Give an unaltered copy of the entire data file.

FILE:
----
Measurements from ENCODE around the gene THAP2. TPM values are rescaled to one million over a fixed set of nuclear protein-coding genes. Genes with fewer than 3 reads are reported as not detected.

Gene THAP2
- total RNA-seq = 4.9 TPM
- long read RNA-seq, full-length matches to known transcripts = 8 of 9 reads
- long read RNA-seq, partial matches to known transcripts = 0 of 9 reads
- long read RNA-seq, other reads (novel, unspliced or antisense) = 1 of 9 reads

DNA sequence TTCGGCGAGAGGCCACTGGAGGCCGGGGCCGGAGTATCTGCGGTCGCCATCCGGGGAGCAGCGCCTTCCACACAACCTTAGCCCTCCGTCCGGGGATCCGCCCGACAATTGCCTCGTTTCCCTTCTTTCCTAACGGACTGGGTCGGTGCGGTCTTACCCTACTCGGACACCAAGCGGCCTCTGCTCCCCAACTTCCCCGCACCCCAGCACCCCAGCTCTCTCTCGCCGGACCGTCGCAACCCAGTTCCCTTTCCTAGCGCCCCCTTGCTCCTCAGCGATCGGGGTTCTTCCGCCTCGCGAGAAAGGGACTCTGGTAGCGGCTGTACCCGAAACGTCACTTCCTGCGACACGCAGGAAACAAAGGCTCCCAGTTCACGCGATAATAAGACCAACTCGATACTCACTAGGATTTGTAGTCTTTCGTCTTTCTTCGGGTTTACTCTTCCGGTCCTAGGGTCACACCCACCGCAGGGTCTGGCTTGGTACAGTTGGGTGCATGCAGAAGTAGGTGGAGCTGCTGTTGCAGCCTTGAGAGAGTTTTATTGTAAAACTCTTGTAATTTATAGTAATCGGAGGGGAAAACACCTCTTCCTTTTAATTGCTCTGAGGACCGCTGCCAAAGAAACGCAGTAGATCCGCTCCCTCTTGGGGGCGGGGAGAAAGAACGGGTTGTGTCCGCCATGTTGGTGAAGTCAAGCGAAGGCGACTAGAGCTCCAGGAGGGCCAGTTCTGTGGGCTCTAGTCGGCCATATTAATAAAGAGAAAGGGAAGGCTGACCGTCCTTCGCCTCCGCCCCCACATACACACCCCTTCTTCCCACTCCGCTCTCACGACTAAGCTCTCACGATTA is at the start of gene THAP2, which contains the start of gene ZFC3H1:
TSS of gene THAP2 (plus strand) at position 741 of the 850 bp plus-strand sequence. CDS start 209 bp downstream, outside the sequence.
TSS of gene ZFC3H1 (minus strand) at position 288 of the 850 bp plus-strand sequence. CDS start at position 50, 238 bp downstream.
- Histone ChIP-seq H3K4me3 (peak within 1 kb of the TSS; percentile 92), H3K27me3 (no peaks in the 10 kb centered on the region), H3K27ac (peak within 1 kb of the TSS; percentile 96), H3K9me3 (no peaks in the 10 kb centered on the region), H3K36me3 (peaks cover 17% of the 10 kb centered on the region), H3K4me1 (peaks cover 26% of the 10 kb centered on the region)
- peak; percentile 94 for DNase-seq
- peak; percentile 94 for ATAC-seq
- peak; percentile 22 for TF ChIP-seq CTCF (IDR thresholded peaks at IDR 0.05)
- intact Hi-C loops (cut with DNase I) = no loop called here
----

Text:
Measurements from ENCODE around the gene THAP2. TPM values are rescaled to one million over a fixed set of nuclear protein-coding genes. Genes with fewer than 3 reads are reported as not detected.

Gene THAP2
- total RNA-seq = 4.9 TPM
- long read RNA-seq, full-length matches to known transcripts = 8 of 9 reads
- long read RNA-seq, partial matches to known transcripts = 0 of 9 reads
- long read RNA-seq, other reads (novel, unspliced or antisense) = 1 of 9 reads

DNA sequence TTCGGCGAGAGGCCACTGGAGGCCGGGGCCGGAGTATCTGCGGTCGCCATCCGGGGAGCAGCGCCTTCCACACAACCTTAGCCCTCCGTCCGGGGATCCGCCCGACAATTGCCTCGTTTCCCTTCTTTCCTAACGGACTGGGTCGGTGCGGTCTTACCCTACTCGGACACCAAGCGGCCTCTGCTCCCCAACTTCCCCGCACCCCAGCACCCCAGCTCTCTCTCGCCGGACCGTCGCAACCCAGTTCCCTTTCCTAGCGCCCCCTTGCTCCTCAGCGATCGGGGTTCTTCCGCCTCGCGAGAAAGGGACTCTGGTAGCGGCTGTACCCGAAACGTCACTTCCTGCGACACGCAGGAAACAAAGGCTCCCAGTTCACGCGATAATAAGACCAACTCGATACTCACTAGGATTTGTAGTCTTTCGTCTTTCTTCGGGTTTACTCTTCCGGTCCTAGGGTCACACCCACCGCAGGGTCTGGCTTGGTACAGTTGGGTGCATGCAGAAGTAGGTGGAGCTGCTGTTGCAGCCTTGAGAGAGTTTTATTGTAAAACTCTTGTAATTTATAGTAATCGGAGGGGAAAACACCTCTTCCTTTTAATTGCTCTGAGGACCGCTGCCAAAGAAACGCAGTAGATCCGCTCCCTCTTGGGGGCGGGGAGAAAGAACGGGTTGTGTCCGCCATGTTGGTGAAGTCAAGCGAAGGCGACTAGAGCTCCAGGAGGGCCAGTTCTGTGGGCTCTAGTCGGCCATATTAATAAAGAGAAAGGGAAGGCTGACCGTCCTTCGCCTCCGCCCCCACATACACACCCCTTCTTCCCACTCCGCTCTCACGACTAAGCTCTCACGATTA is at the start of gene THAP2, which contains the start of gene ZFC3H1:
TSS of gene THAP2 (plus strand) at position 741 of the 850 bp plus-strand sequence. CDS start 209 bp downstream, outside the sequence.
TSS of gene ZFC3H1 (minus strand) at position 288 of the 850 bp plus-strand sequence. CDS start at position 50, 238 bp downstream.
- Histone ChIP-seq H3K4me3 (peak within 1 kb of the TSS; percentile 92), H3K27me3 (no peaks in the 10 kb centered on the region), H3K27ac (peak within 1 kb of the TSS; percentile 96), H3K9me3 (no peaks in the 10 kb centered on the region), H3K36me3 (peaks cover 17% of the 10 kb centered on the region), H3K4me1 (peaks cover 26% of the 10 kb centered on the region)
- peak; percentile 94 for DNase-seq
- peak; percentile 94 for ATAC-seq
- peak; percentile 22 for TF ChIP-seq CTCF (IDR thresholded peaks at IDR 0.05)
- intact Hi-C loops (cut with DNase I) = no loop called here